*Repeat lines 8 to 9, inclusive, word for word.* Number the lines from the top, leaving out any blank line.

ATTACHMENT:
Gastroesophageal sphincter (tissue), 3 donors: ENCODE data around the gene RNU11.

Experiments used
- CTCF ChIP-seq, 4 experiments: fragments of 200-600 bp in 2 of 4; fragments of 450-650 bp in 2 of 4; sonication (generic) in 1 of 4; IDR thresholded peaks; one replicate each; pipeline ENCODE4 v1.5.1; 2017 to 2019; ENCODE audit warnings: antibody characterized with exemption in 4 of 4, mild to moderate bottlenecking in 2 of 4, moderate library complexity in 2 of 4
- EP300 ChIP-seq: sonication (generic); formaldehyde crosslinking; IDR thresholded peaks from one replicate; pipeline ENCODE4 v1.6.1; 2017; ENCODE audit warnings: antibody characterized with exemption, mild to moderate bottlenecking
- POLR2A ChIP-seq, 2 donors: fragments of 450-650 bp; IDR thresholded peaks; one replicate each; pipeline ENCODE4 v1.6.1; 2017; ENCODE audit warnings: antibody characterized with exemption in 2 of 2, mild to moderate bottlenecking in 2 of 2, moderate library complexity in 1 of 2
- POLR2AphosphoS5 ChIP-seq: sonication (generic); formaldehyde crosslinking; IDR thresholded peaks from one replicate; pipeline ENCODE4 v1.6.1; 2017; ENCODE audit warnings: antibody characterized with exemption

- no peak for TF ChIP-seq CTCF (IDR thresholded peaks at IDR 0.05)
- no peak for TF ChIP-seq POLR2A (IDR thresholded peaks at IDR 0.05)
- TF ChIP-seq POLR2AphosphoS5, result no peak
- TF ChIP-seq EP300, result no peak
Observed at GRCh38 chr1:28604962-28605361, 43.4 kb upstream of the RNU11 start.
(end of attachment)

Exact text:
- no peak for TF ChIP-seq POLR2A (IDR thresholded peaks at IDR 0.05)
- TF ChIP-seq POLR2AphosphoS5, result no peak